Aristotle’s linkage of non-procreative sex with usury profoundly influenced Christian thinkers. Thomas Aquinas, whose Summa Theologica codified the fusion of Aristotle with Christianity, argued that sodomy and usury were both “sins against nature, in which the very order of nature is violated, an injury done to God himself, who sets nature in order.” Echoing Aquinas, Dante placed sodomites and usurers in the same circle of Hell in the Divine Comedy. In his 1935 tract “Social Credit,” Ezra Pound, whose obsession with crackpot economics took him down many historical byways, argued that “usury and sodomy, the Church condemned as a pair, to one hell, the same for one reason, namely that they are both against natural increase.”
There is a flipside to this tradition of seeing sodomy as the enemy of the natural economy of the household: The counter-tradition of liberal economics founded by Adam Smith challenged the household model by seeing economics as rooted in the free trade of goods between households and nations. Precisely because Smith was more receptive to previously condemned or taboo economic activities like trade and manufacturing, he was also more open to sexual liberalism.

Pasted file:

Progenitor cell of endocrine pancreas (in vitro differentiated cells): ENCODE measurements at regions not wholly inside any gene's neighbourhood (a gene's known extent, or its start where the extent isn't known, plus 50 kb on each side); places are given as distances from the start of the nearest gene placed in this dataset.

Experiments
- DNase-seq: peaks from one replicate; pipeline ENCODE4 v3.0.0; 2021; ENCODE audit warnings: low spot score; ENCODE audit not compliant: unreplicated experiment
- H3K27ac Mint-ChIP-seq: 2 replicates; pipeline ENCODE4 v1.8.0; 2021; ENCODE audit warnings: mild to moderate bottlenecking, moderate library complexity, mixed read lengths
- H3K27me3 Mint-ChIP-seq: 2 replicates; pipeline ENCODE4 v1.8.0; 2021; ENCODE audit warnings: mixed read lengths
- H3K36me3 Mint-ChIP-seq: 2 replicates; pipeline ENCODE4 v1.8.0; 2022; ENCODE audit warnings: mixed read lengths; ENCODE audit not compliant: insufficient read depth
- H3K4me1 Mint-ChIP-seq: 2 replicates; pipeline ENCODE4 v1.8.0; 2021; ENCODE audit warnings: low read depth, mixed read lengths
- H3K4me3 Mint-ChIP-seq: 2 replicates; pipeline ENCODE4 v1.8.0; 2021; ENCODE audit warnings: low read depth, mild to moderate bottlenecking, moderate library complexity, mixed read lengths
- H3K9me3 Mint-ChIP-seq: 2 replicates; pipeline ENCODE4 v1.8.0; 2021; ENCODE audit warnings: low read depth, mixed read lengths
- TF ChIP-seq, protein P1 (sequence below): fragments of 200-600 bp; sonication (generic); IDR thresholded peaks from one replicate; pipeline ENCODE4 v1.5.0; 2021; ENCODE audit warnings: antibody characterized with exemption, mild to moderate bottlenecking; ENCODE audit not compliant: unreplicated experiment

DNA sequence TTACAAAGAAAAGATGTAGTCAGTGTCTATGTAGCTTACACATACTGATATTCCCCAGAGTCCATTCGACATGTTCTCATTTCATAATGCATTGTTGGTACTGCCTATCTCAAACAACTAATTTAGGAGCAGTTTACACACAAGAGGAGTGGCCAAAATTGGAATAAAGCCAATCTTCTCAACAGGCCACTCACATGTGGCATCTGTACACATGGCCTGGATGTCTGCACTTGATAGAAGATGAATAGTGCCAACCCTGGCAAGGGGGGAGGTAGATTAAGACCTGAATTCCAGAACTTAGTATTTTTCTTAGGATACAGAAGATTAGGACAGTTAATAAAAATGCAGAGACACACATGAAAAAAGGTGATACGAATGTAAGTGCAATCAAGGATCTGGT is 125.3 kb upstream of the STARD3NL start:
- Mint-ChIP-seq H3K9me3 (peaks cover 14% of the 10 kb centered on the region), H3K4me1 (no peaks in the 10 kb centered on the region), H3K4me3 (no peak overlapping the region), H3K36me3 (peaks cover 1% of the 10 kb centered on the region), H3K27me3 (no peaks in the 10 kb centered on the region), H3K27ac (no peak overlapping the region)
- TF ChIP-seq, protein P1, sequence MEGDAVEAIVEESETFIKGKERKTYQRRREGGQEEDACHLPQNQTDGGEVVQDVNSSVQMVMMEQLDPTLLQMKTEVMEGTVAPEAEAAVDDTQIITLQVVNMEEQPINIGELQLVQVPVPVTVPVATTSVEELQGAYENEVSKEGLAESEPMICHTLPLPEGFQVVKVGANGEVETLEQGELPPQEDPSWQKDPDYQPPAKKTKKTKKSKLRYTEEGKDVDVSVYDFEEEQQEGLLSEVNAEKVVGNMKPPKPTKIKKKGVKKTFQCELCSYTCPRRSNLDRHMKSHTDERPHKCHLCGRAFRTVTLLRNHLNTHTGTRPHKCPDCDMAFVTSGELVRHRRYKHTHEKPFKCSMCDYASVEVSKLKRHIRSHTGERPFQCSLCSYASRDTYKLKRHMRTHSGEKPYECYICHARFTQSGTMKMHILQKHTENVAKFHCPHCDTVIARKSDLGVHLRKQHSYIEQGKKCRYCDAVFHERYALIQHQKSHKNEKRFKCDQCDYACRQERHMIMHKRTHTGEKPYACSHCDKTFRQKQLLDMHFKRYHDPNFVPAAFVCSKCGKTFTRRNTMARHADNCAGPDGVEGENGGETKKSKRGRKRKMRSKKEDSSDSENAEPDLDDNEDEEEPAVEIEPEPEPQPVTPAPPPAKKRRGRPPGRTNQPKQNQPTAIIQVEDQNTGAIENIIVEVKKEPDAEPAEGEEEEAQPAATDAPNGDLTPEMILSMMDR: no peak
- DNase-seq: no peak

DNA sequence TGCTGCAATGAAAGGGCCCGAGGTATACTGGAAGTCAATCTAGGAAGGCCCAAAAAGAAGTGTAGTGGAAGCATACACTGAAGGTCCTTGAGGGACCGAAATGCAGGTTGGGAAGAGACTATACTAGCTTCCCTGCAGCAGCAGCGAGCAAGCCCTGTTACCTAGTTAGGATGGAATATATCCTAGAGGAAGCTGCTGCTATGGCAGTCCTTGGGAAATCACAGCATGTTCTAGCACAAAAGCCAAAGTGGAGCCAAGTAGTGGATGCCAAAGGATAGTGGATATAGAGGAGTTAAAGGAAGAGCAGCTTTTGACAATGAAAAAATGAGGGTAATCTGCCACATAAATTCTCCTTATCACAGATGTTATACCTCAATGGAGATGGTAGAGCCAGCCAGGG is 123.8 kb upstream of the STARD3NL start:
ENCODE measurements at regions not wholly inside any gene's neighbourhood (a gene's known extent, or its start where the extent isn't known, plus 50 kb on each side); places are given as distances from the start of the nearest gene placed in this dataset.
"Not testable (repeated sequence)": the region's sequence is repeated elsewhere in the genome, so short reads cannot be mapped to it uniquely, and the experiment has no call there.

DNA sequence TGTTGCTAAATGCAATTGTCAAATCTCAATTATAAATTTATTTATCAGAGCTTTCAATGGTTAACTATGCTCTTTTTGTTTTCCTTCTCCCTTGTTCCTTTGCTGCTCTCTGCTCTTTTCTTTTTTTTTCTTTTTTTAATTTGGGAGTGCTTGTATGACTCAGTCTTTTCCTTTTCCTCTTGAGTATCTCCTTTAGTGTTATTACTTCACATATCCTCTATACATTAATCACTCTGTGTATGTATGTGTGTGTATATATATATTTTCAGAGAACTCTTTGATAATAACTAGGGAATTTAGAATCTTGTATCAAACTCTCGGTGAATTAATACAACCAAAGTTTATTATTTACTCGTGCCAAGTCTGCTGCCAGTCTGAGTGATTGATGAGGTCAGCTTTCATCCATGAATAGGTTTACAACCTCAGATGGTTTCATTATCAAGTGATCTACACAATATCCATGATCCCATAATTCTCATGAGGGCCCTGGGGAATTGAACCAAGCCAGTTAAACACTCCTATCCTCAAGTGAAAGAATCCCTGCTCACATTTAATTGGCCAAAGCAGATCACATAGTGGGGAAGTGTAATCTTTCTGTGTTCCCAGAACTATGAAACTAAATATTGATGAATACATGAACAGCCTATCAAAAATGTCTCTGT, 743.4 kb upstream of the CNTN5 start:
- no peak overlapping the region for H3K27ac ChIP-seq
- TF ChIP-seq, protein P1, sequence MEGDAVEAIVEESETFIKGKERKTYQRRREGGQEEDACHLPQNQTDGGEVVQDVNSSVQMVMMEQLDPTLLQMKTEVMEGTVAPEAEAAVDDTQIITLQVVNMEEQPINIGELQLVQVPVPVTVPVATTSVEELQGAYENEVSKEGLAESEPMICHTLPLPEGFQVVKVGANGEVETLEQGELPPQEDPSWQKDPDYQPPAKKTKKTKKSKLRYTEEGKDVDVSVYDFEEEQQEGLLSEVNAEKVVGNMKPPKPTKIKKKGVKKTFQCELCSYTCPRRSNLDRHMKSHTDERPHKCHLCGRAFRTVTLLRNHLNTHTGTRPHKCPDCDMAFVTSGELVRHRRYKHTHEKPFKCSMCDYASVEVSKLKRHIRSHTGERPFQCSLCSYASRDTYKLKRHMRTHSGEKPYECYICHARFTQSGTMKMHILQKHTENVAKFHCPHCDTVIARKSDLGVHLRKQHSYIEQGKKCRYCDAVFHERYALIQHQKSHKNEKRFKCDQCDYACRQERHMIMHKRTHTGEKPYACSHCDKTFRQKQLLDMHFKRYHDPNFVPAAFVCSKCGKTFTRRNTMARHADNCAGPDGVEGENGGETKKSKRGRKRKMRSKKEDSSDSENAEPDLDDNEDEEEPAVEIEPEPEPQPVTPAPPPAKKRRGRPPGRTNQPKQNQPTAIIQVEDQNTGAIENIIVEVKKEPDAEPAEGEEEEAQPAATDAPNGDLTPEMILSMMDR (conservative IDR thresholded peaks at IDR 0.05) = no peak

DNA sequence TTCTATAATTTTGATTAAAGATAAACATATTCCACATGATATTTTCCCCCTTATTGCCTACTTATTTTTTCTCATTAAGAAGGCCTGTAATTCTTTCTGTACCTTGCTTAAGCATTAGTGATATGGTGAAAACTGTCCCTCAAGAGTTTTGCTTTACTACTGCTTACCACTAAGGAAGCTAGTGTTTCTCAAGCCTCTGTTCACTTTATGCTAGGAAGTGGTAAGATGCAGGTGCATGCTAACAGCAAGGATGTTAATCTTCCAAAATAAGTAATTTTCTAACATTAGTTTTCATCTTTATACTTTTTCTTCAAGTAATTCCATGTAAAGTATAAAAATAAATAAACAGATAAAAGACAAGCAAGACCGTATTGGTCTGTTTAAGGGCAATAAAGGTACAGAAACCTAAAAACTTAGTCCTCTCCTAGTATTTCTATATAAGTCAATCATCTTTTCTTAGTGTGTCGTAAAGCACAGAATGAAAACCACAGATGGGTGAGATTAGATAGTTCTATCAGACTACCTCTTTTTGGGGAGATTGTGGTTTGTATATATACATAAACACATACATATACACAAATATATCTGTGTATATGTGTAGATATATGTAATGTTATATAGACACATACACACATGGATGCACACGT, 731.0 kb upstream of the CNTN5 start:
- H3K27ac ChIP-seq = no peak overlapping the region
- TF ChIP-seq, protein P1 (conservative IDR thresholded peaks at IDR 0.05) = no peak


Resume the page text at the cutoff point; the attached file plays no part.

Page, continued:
The long-held orthodox Christian view was that the charging of any interest at all on lent money is improper, a view that if taken seriously tends to retard the emergence of whole sectors of the modern economy such as banking and insurance. This view persists in conservative Muslim theology, with the result that elaborate “Islamic banking” institutions have arisen in the Middle East to achieve many of the same effects without overstepping the letter of religious law. Most of the Christian world has engaged in a more straightforward modernization of its theology, with the old usury prohibitions lingering on, if at all, as a condemnation of the charging of unreasonably high rates of interest. Prohibitions on nonprocreative sex, one may hope, are proceeding on a similar trajectory of decay.